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-rw-r--r--Documentation/technical/api-argv-array.txt3
-rw-r--r--Documentation/technical/api-lockfile.txt220
-rw-r--r--Documentation/technical/api-parse-options.txt19
-rw-r--r--Documentation/technical/api-ref-iteration.txt2
-rw-r--r--Documentation/technical/api-remote.txt4
-rw-r--r--Documentation/technical/index-format.txt2
-rw-r--r--Documentation/technical/pack-protocol.txt6
-rw-r--r--Documentation/technical/racy-git.txt8
8 files changed, 33 insertions, 231 deletions
diff --git a/Documentation/technical/api-argv-array.txt b/Documentation/technical/api-argv-array.txt
index 1a79781..8076172 100644
--- a/Documentation/technical/api-argv-array.txt
+++ b/Documentation/technical/api-argv-array.txt
@@ -46,6 +46,9 @@ Functions
Format a string and push it onto the end of the array. This is a
convenience wrapper combining `strbuf_addf` and `argv_array_push`.
+`argv_array_pushv`::
+ Push a null-terminated array of strings onto the end of the array.
+
`argv_array_pop`::
Remove the final element from the array. If there are no
elements in the array, do nothing.
diff --git a/Documentation/technical/api-lockfile.txt b/Documentation/technical/api-lockfile.txt
deleted file mode 100644
index 93b5f23..0000000
--- a/Documentation/technical/api-lockfile.txt
+++ /dev/null
@@ -1,220 +0,0 @@
-lockfile API
-============
-
-The lockfile API serves two purposes:
-
-* Mutual exclusion and atomic file updates. When we want to change a
- file, we create a lockfile `<filename>.lock`, write the new file
- contents into it, and then rename the lockfile to its final
- destination `<filename>`. We create the `<filename>.lock` file with
- `O_CREAT|O_EXCL` so that we can notice and fail if somebody else has
- already locked the file, then atomically rename the lockfile to its
- final destination to commit the changes and unlock the file.
-
-* Automatic cruft removal. If the program exits after we lock a file
- but before the changes have been committed, we want to make sure
- that we remove the lockfile. This is done by remembering the
- lockfiles we have created in a linked list and setting up an
- `atexit(3)` handler and a signal handler that clean up the
- lockfiles. This mechanism ensures that outstanding lockfiles are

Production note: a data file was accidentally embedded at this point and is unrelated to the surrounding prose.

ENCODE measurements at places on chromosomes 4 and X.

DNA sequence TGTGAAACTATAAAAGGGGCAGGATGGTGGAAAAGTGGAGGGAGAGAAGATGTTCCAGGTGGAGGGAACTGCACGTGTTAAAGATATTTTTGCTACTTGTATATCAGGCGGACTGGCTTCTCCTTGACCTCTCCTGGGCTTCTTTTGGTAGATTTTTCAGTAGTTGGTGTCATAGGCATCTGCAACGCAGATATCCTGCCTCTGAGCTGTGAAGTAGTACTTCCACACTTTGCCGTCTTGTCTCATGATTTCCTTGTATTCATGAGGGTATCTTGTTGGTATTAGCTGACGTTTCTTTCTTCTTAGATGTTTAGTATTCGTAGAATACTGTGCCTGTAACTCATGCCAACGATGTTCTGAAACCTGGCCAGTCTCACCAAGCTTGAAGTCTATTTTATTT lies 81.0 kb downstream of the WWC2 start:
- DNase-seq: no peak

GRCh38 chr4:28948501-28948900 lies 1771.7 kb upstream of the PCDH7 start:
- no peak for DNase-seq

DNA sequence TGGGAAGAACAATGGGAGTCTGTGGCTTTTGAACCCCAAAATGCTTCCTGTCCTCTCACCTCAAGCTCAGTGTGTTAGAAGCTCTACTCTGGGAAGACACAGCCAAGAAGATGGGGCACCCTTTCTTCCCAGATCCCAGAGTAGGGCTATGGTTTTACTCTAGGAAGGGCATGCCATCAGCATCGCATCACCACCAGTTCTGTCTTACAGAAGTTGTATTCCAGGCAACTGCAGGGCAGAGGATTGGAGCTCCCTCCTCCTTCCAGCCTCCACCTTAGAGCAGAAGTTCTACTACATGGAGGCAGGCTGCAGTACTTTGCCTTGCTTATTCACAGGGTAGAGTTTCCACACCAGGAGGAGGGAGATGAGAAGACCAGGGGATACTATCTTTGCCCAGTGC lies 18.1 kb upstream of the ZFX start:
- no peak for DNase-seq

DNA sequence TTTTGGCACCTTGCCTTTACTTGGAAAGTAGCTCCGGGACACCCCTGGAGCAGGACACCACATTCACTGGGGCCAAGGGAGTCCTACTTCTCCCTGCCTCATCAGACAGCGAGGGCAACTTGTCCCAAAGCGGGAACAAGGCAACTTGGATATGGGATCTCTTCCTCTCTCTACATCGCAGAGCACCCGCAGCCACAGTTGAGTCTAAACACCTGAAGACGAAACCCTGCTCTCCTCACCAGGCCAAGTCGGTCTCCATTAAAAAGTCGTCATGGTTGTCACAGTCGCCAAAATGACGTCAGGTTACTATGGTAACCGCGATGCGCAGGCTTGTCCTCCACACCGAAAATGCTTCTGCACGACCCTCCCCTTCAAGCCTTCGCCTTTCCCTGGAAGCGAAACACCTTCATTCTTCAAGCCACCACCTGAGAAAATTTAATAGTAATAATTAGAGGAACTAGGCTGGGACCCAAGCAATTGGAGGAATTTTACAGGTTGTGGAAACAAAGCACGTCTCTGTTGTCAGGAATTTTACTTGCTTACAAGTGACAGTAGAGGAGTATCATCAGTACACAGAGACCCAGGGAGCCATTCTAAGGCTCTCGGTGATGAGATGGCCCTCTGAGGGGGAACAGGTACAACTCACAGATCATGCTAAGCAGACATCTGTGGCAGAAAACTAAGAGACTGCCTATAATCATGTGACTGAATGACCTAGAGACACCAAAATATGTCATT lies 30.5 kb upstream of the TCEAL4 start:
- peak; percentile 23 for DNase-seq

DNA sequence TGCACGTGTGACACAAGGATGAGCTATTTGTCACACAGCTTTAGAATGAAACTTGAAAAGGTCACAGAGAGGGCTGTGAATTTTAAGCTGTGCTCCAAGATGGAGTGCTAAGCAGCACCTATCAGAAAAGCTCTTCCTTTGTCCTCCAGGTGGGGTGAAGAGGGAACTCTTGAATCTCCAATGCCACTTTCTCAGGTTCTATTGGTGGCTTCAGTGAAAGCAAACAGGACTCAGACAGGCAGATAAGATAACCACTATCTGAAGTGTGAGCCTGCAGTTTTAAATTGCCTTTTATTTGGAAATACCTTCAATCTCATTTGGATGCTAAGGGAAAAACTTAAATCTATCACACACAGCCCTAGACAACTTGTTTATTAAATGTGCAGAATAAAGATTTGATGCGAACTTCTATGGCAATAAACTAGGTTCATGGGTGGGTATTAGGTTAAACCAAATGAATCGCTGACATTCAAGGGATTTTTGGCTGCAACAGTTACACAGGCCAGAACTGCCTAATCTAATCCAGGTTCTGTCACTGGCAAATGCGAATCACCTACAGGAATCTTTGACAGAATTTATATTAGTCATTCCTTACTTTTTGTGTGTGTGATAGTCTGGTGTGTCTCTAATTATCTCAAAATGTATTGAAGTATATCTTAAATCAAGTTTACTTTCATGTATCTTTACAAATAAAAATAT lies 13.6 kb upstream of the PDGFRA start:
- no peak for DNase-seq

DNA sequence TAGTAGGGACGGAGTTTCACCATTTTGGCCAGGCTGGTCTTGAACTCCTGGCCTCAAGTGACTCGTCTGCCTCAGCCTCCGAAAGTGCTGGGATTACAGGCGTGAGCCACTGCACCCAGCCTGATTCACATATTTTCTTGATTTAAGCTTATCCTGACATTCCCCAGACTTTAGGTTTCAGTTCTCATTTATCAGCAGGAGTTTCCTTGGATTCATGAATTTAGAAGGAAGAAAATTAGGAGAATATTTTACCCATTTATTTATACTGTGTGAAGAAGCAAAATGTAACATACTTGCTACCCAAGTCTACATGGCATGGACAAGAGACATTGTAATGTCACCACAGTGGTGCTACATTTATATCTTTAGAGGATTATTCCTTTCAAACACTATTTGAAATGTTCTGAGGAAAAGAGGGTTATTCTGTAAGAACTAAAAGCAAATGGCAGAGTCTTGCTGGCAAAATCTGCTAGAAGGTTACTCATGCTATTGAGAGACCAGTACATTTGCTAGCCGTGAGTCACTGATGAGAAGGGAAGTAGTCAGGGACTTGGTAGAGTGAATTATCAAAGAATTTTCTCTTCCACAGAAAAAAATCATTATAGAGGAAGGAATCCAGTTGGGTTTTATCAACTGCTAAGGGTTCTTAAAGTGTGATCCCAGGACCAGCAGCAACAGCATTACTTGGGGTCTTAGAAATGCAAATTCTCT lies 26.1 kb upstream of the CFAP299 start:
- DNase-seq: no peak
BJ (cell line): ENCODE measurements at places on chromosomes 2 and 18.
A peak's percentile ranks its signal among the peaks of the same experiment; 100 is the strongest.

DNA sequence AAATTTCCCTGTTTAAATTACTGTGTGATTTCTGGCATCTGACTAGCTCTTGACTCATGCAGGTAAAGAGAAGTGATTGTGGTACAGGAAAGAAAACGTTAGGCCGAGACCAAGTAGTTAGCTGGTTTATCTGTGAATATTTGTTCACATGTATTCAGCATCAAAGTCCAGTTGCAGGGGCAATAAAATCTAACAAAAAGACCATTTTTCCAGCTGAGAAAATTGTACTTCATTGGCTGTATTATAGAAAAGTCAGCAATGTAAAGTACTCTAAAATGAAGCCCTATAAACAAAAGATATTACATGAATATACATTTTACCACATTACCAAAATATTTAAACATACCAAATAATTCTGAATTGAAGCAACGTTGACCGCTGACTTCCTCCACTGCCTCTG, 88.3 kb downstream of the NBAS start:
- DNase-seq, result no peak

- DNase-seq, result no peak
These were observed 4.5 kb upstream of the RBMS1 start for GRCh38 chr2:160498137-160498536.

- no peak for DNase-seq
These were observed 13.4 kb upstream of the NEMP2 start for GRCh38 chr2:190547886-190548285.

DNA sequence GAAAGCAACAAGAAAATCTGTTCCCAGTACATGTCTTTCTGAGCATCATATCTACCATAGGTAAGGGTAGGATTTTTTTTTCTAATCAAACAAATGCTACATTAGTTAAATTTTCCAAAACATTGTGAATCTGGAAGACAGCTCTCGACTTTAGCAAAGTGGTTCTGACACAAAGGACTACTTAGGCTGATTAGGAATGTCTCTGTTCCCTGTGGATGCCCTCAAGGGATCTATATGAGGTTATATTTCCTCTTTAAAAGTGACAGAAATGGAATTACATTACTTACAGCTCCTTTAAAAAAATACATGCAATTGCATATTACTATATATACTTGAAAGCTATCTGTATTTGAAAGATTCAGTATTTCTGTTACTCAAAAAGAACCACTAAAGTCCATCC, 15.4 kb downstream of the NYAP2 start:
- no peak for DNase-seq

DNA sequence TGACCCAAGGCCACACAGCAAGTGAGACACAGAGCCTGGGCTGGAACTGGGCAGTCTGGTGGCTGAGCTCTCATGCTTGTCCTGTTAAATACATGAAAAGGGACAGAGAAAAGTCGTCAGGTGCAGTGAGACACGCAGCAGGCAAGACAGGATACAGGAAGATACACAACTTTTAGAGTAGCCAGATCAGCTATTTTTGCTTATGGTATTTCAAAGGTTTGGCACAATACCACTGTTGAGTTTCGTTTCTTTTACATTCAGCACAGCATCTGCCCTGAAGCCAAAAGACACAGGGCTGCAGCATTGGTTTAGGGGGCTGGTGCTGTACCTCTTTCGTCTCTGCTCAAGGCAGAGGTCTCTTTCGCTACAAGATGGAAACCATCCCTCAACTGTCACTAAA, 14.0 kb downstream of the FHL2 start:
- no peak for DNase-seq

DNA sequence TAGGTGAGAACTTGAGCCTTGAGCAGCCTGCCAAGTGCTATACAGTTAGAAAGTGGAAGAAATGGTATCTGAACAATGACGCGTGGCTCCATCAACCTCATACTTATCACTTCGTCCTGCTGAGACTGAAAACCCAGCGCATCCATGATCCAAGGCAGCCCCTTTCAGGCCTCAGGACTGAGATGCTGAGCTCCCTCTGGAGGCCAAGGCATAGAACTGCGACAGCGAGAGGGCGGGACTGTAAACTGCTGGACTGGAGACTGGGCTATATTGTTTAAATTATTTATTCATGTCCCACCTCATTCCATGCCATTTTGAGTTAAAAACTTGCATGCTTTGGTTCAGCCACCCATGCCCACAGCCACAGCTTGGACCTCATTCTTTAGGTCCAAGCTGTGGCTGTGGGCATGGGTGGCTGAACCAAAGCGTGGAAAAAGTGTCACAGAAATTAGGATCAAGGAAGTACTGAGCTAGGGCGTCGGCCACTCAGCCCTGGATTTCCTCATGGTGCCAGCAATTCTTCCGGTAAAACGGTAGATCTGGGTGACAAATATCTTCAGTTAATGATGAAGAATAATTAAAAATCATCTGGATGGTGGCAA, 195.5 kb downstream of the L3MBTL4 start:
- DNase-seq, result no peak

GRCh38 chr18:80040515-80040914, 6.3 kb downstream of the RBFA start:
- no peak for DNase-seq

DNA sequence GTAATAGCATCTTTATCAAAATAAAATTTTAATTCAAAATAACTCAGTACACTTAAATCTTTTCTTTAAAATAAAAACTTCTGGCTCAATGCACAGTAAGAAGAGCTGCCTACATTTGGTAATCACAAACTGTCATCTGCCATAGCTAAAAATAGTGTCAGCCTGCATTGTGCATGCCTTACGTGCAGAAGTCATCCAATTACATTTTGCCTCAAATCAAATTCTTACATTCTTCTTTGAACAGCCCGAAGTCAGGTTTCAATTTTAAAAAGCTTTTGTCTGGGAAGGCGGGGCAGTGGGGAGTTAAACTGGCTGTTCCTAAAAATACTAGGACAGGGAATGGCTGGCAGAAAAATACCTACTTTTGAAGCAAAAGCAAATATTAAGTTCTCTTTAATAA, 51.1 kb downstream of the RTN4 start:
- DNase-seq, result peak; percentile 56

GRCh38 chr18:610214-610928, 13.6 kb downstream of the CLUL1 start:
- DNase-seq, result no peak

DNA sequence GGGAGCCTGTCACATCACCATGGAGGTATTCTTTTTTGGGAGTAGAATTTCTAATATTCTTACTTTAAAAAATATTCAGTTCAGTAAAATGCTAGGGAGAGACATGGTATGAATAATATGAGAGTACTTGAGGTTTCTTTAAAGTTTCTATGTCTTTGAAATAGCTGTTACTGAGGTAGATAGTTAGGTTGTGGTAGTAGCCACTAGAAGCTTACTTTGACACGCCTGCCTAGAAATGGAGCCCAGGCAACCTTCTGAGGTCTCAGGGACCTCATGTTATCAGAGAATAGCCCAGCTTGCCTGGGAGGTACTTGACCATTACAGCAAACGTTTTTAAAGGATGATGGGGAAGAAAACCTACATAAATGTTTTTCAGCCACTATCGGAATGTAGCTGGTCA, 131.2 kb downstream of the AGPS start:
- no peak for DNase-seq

- cleaned up if the program exits (including when `die()` is called)
- or if the program dies on a signal.
-
-Please note that lockfiles only block other writers. Readers do not
-block, but they are guaranteed to see either the old contents of the
-file or the new contents of the file (assuming that the filesystem
-implements `rename(2)` atomically).
-
-
-Calling sequence
-----------------
-
-The caller:
-
-* Allocates a `struct lock_file` either as a static variable or on the
- heap, initialized to zeros. Once you use the structure to call the
- `hold_lock_file_*` family of functions, it belongs to the lockfile
- subsystem and its storage must remain valid throughout the life of
- the program (i.e. you cannot use an on-stack variable to hold this
- structure).
-
-* Attempts to create a lockfile by passing that variable and the path
- of the final destination (e.g. `$GIT_DIR/index`) to
- `hold_lock_file_for_update` or `hold_lock_file_for_append`.
-
-* Writes new content for the destination file by either:
-
- * writing to the file descriptor returned by the `hold_lock_file_*`
- functions (also available via `lock->fd`).
-
- * calling `fdopen_lock_file` to get a `FILE` pointer for the open
- file and writing to the file using stdio.
-
-When finished writing, the caller can:
-
-* Close the file descriptor and rename the lockfile to its final
- destination by calling `commit_lock_file` or `commit_lock_file_to`.
-
-* Close the file descriptor and remove the lockfile by calling
- `rollback_lock_file`.
-
-* Close the file descriptor without removing or renaming the lockfile
- by calling `close_lock_file`, and later call `commit_lock_file`,
- `commit_lock_file_to`, `rollback_lock_file`, or `reopen_lock_file`.
-
-Even after the lockfile is committed or rolled back, the `lock_file`
-object must not be freed or altered by the caller. However, it may be
-reused; just pass it to another call of `hold_lock_file_for_update` or
-`hold_lock_file_for_append`.
-
-If the program exits before you have called one of `commit_lock_file`,
-`commit_lock_file_to`, `rollback_lock_file`, or `close_lock_file`, an
-`atexit(3)` handler will close and remove the lockfile, rolling back
-any uncommitted changes.
-
-If you need to close the file descriptor you obtained from a
-`hold_lock_file_*` function yourself, do so by calling
-`close_lock_file`. You should never call `close(2)` or `fclose(3)`
-yourself! Otherwise the `struct lock_file` structure would still think
-that the file descriptor needs to be closed, and a commit or rollback
-would result in duplicate calls to `close(2)`. Worse yet, if you close
-and then later open another file descriptor for a completely different
-purpose, then a commit or rollback might close that unrelated file
-descriptor.
-
-
-Error handling